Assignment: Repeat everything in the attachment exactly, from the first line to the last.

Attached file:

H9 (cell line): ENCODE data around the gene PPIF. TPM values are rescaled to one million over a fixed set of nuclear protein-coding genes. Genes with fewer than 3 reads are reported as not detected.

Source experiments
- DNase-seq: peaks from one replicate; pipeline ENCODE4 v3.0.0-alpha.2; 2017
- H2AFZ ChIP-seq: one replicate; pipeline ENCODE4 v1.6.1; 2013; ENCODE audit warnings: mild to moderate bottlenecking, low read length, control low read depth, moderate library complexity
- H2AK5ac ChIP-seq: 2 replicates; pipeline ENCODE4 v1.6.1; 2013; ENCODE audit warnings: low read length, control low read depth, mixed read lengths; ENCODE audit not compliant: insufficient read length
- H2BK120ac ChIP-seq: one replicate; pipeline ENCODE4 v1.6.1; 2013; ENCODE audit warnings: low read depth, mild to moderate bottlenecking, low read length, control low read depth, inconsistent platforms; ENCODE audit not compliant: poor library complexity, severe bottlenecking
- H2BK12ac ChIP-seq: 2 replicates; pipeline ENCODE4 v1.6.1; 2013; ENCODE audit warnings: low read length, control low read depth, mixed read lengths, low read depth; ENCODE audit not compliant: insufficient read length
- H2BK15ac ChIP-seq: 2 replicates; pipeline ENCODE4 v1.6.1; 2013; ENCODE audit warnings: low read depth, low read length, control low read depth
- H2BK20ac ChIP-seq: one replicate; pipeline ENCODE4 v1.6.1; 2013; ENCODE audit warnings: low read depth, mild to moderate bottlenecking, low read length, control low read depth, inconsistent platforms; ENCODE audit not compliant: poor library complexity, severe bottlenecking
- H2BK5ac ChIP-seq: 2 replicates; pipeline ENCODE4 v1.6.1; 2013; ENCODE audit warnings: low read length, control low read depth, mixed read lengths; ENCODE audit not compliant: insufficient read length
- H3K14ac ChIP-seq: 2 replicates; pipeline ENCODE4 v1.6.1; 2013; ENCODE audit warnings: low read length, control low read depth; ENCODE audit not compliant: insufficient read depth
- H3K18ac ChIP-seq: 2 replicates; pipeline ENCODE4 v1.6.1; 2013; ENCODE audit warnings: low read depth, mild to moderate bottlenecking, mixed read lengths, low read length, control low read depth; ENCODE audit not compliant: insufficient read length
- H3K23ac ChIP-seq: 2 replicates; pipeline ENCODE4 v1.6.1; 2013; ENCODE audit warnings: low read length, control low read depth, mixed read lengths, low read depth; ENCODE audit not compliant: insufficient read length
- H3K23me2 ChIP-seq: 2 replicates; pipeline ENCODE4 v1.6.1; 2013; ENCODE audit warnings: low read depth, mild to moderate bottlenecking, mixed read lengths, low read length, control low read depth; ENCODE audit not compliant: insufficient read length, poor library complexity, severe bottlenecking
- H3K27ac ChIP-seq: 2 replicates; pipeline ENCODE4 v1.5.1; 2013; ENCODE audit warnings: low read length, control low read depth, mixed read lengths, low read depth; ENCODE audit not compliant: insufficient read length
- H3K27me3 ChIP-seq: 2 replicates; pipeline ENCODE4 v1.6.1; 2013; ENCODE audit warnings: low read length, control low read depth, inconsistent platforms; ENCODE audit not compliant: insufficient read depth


H9 (cell line): ENCODE data around the gene PPIF. TPM values are rescaled to one million over a fixed set of nuclear protein-coding genes. Genes with fewer than 3 reads are reported as not detected.

Source experiments
- DNase-seq: peaks from one replicate; pipeline ENCODE4 v3.0.0-alpha.2; 2017
- H2AFZ ChIP-seq: one replicate; pipeline ENCODE4 v1.6.1; 2013; ENCODE audit warnings: mild to moderate bottlenecking, low read length, control low read depth, moderate library complexity
- H2AK5ac ChIP-seq: 2 replicates; pipeline ENCODE4 v1.6.1; 2013; ENCODE audit warnings: low read length, control low read depth, mixed read lengths; ENCODE audit not compliant: insufficient read length
- H2BK120ac ChIP-seq: one replicate; pipeline ENCODE4 v1.6.1; 2013; ENCODE audit warnings: low read depth, mild to moderate bottlenecking, low read length, control low read depth, inconsistent platforms; ENCODE audit not compliant: poor library complexity, severe bottlenecking
- H2BK12ac ChIP-seq: 2 replicates; pipeline ENCODE4 v1.6.1; 2013; ENCODE audit warnings: low read length, control low read depth, mixed read lengths, low read depth; ENCODE audit not compliant: insufficient read length
- H2BK15ac ChIP-seq: 2 replicates; pipeline ENCODE4 v1.6.1; 2013; ENCODE audit warnings: low read depth, low read length, control low read depth
- H2BK20ac ChIP-seq: one replicate; pipeline ENCODE4 v1.6.1; 2013; ENCODE audit warnings: low read depth, mild to moderate bottlenecking, low read length, control low read depth, inconsistent platforms; ENCODE audit not compliant: poor library complexity, severe bottlenecking
- H2BK5ac ChIP-seq: 2 replicates; pipeline ENCODE4 v1.6.1; 2013; ENCODE audit warnings: low read length, control low read depth, mixed read lengths; ENCODE audit not compliant: insufficient read length
- H3K14ac ChIP-seq: 2 replicates; pipeline ENCODE4 v1.6.1; 2013; ENCODE audit warnings: low read length, control low read depth; ENCODE audit not compliant: insufficient read depth
- H3K18ac ChIP-seq: 2 replicates; pipeline ENCODE4 v1.6.1; 2013; ENCODE audit warnings: low read depth, mild to moderate bottlenecking, mixed read lengths, low read length, control low read depth; ENCODE audit not compliant: insufficient read length
- H3K23ac ChIP-seq: 2 replicates; pipeline ENCODE4 v1.6.1; 2013; ENCODE audit warnings: low read length, control low read depth, mixed read lengths, low read depth; ENCODE audit not compliant: insufficient read length
- H3K23me2 ChIP-seq: 2 replicates; pipeline ENCODE4 v1.6.1; 2013; ENCODE audit warnings: low read depth, mild to moderate bottlenecking, mixed read lengths, low read length, control low read depth; ENCODE audit not compliant: insufficient read length, poor library complexity, severe bottlenecking
- H3K27ac ChIP-seq: 2 replicates; pipeline ENCODE4 v1.5.1; 2013; ENCODE audit warnings: low read length, control low read depth, mixed read lengths, low read depth; ENCODE audit not compliant: insufficient read length
- H3K27me3 ChIP-seq: 2 replicates; pipeline ENCODE4 v1.6.1; 2013; ENCODE audit warnings: low read length, control low read depth, inconsistent platforms; ENCODE audit not compliant: insufficient read depth